What! You didn’t know about D-space?

By Isaac Marx

If you were to ask the person sitting next to you what D-space is, they are likely to respond with an odd-looking face.  D-space is an institutional repository designed by the Massachusetts Institute of Technology and is being used by the library to store everything and anything in a digital format online.

Linda Bills, the library director, along with Brian Kern, head of technical services for the library, have led the movement for documents to be stored in a database belonging to Allegheny College.  Michael Hurley, the instructional technologist, whose office is located by the circulation desk in the library, is available to help students with any difficulties they may encounter when using D-space.

Bills notes that D-space was initially bought to Allegheny College to store the works of Ida Tarbell.  Kern specifies that Tarbell’s works amount between 17,000 and 20,000 documents, not including the images digitized from her works.  In case you are not aware, Ida Tarbell is a renowned American writer who graduated from Allegheny College in 1880.

The process of digitizing all of her documents began in the fall of 2008.  D-space was also opened up to student work, including senior comps, at the same time.  Kern was able to release the specific totals for all five semesters that D-space has been running.  In the first academic year that D-space was available, fall 2008 to spring 2009, 68 senior comps were submitted.  In the second academic year the total submissions jumped to 145.  Currently, there are 226 senior comps available on D-space.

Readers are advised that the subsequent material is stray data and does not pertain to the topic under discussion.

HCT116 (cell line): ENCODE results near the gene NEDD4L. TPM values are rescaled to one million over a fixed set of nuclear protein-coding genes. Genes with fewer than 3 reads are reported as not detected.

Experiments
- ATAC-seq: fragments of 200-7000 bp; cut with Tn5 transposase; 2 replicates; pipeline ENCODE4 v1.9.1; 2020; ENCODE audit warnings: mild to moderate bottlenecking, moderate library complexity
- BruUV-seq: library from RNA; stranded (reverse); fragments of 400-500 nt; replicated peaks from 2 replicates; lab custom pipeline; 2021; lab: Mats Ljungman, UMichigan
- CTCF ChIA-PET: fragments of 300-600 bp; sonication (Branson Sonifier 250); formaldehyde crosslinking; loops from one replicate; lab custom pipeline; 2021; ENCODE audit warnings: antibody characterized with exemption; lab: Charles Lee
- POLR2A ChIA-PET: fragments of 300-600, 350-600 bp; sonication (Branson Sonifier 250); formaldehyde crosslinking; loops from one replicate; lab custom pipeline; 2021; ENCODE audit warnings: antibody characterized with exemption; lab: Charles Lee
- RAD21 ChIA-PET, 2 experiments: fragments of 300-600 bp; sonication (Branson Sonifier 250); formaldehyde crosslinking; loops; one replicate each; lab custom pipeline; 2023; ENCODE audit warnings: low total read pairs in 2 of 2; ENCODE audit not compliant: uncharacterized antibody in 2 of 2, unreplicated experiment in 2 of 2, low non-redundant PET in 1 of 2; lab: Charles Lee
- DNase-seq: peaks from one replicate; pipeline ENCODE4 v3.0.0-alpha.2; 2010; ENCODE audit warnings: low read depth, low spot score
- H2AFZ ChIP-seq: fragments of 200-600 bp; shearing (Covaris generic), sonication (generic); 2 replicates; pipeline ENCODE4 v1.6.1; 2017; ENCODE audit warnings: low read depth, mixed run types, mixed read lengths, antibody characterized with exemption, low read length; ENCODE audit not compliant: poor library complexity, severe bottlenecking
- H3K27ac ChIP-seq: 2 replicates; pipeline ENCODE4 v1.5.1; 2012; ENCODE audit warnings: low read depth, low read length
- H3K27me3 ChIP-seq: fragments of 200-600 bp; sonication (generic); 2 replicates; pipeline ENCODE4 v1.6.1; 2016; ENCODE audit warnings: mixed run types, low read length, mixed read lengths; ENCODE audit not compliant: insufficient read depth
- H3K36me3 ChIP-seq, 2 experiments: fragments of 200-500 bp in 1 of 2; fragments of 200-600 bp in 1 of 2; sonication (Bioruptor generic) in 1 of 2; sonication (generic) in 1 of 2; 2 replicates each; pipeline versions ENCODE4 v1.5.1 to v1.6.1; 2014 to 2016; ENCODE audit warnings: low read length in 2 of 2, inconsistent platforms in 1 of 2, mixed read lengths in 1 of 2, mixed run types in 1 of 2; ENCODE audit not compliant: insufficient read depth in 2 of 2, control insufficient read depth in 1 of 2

Advertisement for D-space has been left to comp advisors to inform their students.  Kern also notes that reminders to post comps to D-space are posted on Sakai and on Facebook in April.  This should, however, be a technology that is advertised to students in freshman and sophomore seminars.

Any student may submit any work into this archival database.  This does, however, require the approval of a faculty member in the respective department.

Kern informed me that the history department recently required a freshman seminar to submit recordings of interviews they collected from citizens in Meadville that lived through the Great Depression.  Because D-space supports essentially all formats, except the documents created using Mac’s iWork programs, users can upload media that range from pictures and videos to documents and sound bytes.

Only two departments currently require students to submit their comps to D-space, biology and international studies.  To access these comps, Allegheny students and employees must login to D-space using the link in the upper right hand corner of the site https://dspace.allegheny.edu/.

Senior comps are the property of Allegheny College according to the student handbook, page 120.  However, this is primarily so the school can retain the work to show other students without asking permission to the author each time.  Linda Bills notes that this does not mean the school will distribute the work to individuals outside the Allegheny network without the consent of the author.

Kern and his colleagues have jumped through quite a few hoops to make the work on D-space inaccessible by search engines such as Google.  Thus, the only people able to access private material on D-space are members of the Allegheny College community that have a username and password.  The username and password used are the same for Sakai and campus-owned computers.

When you go to print your final version of your comp, remember to visit the library web page and upload your work to the Allegheny Archive, D-space.